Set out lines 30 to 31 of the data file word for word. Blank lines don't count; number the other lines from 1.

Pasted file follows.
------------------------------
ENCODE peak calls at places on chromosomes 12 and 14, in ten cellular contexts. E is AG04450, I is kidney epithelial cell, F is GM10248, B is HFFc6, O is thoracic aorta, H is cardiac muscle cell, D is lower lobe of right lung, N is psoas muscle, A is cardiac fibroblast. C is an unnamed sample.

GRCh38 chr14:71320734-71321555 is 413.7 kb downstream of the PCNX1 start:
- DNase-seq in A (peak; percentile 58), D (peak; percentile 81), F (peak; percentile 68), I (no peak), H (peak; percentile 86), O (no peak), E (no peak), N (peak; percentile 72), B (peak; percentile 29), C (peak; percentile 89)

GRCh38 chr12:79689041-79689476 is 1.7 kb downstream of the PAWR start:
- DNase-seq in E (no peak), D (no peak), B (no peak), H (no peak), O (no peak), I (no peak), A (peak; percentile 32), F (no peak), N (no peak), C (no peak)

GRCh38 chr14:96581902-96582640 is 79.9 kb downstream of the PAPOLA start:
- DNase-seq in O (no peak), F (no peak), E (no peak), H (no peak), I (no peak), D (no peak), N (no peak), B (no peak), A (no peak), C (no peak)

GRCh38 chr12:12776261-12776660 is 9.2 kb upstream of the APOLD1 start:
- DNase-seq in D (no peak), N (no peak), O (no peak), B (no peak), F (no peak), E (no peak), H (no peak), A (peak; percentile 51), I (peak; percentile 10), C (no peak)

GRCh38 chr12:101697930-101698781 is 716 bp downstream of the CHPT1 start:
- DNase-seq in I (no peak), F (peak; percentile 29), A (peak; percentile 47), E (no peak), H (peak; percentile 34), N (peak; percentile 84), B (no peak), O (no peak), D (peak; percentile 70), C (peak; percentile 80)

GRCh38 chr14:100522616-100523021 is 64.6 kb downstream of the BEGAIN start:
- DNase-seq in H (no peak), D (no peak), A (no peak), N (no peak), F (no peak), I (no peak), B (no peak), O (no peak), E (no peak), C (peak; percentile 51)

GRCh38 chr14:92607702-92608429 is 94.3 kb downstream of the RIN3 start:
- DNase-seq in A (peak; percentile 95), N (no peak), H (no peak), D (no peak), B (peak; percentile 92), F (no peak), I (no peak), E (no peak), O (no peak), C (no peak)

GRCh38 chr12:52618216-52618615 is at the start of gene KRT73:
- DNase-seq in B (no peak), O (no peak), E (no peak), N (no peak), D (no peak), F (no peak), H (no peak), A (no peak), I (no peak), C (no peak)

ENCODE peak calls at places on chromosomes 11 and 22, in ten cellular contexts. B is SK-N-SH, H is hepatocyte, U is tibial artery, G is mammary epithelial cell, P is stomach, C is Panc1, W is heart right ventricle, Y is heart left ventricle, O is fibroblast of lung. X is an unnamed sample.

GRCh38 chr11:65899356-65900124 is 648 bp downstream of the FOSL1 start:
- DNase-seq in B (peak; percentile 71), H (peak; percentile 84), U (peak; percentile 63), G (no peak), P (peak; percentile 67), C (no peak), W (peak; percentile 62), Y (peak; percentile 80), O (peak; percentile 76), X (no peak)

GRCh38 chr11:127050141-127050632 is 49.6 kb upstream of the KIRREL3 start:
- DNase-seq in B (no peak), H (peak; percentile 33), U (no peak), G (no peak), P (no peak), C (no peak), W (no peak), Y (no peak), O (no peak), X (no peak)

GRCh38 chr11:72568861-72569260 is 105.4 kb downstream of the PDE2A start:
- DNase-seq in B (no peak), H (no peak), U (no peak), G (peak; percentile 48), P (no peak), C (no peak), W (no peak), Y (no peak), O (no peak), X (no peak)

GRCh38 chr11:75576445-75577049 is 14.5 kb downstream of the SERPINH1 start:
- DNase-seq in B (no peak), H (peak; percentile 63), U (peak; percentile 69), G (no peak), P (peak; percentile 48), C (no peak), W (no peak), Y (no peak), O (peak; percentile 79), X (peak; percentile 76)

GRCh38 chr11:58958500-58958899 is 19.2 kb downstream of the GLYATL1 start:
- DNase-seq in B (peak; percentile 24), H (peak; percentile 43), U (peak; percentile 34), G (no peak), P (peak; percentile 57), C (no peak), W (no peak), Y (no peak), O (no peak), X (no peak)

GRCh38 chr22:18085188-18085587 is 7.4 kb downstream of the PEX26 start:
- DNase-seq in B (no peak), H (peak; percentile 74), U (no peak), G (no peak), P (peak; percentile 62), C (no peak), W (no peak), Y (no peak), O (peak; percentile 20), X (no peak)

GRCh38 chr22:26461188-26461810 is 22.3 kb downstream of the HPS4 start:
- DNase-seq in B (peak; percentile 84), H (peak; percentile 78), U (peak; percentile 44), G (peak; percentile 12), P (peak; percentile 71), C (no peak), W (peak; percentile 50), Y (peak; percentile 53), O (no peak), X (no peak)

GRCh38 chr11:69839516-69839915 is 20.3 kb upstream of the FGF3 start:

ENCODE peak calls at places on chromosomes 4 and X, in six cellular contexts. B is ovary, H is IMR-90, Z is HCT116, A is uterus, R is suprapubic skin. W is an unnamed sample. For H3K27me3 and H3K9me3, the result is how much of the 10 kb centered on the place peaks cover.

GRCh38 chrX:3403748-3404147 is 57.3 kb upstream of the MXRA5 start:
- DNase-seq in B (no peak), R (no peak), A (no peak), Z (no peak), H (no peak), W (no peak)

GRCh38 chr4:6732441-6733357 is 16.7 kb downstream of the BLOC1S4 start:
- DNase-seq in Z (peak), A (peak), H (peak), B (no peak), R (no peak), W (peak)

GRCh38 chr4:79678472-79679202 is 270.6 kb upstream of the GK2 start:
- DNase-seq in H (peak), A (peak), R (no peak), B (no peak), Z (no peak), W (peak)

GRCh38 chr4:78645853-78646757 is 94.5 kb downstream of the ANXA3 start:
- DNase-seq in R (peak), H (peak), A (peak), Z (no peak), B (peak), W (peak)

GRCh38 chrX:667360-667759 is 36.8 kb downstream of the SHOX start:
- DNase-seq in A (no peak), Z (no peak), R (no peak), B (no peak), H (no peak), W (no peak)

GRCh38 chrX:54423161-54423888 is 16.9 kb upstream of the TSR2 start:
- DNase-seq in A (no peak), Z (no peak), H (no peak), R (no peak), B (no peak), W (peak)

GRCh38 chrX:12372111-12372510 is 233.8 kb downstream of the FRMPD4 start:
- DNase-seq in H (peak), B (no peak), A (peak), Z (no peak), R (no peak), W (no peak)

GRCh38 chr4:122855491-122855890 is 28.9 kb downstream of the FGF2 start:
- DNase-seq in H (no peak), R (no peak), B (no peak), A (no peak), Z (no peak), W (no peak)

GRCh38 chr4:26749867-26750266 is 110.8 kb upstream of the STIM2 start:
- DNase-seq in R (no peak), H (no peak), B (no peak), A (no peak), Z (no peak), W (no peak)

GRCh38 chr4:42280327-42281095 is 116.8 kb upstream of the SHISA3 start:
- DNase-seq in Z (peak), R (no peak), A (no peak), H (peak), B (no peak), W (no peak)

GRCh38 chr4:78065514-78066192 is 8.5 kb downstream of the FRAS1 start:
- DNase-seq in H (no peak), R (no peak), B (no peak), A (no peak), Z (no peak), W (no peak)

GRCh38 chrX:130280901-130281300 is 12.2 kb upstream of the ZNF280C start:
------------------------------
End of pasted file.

- DNase-seq in B (no peak), H (peak; percentile 74), U (no peak), G (no peak), P (peak; percentile 62), C (no peak), W (no peak), Y (no peak), O (peak; percentile 20), X (no peak)

GRCh38 chr22:26461188-26461810 is 22.3 kb downstream of the HPS4 start: